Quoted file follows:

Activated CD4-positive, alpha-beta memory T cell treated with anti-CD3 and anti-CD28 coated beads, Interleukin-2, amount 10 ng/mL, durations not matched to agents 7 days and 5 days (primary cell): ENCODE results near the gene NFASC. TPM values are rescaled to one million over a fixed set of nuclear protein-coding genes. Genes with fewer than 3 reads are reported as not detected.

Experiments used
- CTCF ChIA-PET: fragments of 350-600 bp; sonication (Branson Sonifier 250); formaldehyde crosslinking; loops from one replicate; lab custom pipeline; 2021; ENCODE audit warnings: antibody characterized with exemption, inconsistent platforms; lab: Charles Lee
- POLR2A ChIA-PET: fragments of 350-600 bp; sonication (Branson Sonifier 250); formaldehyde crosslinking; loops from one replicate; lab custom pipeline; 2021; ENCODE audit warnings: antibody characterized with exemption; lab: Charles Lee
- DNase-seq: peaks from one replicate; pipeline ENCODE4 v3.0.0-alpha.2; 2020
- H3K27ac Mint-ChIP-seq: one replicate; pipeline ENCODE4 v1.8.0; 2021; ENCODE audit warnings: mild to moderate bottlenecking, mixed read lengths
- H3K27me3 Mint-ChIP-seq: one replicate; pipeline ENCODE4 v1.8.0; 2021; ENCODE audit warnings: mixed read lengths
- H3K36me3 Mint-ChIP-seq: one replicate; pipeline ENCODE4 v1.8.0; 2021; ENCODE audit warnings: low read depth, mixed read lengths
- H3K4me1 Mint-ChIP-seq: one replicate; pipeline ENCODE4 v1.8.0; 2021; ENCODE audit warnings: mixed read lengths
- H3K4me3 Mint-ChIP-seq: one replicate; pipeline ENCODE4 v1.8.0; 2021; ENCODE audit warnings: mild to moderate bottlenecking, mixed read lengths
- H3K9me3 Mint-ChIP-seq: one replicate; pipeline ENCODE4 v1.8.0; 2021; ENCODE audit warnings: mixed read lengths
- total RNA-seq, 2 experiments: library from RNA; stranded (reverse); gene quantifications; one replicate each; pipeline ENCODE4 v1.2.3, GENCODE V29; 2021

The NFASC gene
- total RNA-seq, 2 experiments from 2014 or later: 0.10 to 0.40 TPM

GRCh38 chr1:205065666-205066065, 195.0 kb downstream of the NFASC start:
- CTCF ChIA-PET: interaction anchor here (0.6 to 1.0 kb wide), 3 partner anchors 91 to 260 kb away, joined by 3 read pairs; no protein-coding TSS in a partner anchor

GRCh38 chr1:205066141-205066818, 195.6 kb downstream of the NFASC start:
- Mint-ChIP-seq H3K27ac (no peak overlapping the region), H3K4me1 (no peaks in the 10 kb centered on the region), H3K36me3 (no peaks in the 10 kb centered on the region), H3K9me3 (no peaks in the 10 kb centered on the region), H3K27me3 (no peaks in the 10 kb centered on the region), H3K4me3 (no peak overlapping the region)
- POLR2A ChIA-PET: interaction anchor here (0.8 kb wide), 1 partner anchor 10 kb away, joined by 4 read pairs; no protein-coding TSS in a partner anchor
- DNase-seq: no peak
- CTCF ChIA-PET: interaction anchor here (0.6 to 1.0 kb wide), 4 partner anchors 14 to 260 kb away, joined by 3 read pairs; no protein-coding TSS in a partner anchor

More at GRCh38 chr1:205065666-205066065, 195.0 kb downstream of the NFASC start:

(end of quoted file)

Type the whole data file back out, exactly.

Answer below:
Activated CD4-positive, alpha-beta memory T cell treated with anti-CD3 and anti-CD28 coated beads, Interleukin-2, amount 10 ng/mL, durations not matched to agents 7 days and 5 days (primary cell): ENCODE results near the gene NFASC. TPM values are rescaled to one million over a fixed set of nuclear protein-coding genes. Genes with fewer than 3 reads are reported as not detected.

Experiments used
- CTCF ChIA-PET: fragments of 350-600 bp; sonication (Branson Sonifier 250); formaldehyde crosslinking; loops from one replicate; lab custom pipeline; 2021; ENCODE audit warnings: antibody characterized with exemption, inconsistent platforms; lab: Charles Lee
- POLR2A ChIA-PET: fragments of 350-600 bp; sonication (Branson Sonifier 250); formaldehyde crosslinking; loops from one replicate; lab custom pipeline; 2021; ENCODE audit warnings: antibody characterized with exemption; lab: Charles Lee
- DNase-seq: peaks from one replicate; pipeline ENCODE4 v3.0.0-alpha.2; 2020
- H3K27ac Mint-ChIP-seq: one replicate; pipeline ENCODE4 v1.8.0; 2021; ENCODE audit warnings: mild to moderate bottlenecking, mixed read lengths
- H3K27me3 Mint-ChIP-seq: one replicate; pipeline ENCODE4 v1.8.0; 2021; ENCODE audit warnings: mixed read lengths
- H3K36me3 Mint-ChIP-seq: one replicate; pipeline ENCODE4 v1.8.0; 2021; ENCODE audit warnings: low read depth, mixed read lengths
- H3K4me1 Mint-ChIP-seq: one replicate; pipeline ENCODE4 v1.8.0; 2021; ENCODE audit warnings: mixed read lengths
- H3K4me3 Mint-ChIP-seq: one replicate; pipeline ENCODE4 v1.8.0; 2021; ENCODE audit warnings: mild to moderate bottlenecking, mixed read lengths
- H3K9me3 Mint-ChIP-seq: one replicate; pipeline ENCODE4 v1.8.0; 2021; ENCODE audit warnings: mixed read lengths
- total RNA-seq, 2 experiments: library from RNA; stranded (reverse); gene quantifications; one replicate each; pipeline ENCODE4 v1.2.3, GENCODE V29; 2021

The NFASC gene
- total RNA-seq, 2 experiments from 2014 or later: 0.10 to 0.40 TPM

GRCh38 chr1:205065666-205066065, 195.0 kb downstream of the NFASC start:
- CTCF ChIA-PET: interaction anchor here (0.6 to 1.0 kb wide), 3 partner anchors 91 to 260 kb away, joined by 3 read pairs; no protein-coding TSS in a partner anchor

GRCh38 chr1:205066141-205066818, 195.6 kb downstream of the NFASC start:
- Mint-ChIP-seq H3K27ac (no peak overlapping the region), H3K4me1 (no peaks in the 10 kb centered on the region), H3K36me3 (no peaks in the 10 kb centered on the region), H3K9me3 (no peaks in the 10 kb centered on the region), H3K27me3 (no peaks in the 10 kb centered on the region), H3K4me3 (no peak overlapping the region)
- POLR2A ChIA-PET: interaction anchor here (0.8 kb wide), 1 partner anchor 10 kb away, joined by 4 read pairs; no protein-coding TSS in a partner anchor
- DNase-seq: no peak
- CTCF ChIA-PET: interaction anchor here (0.6 to 1.0 kb wide), 4 partner anchors 14 to 260 kb away, joined by 3 read pairs; no protein-coding TSS in a partner anchor

More at GRCh38 chr1:205065666-205066065, 195.0 kb downstream of the NFASC start: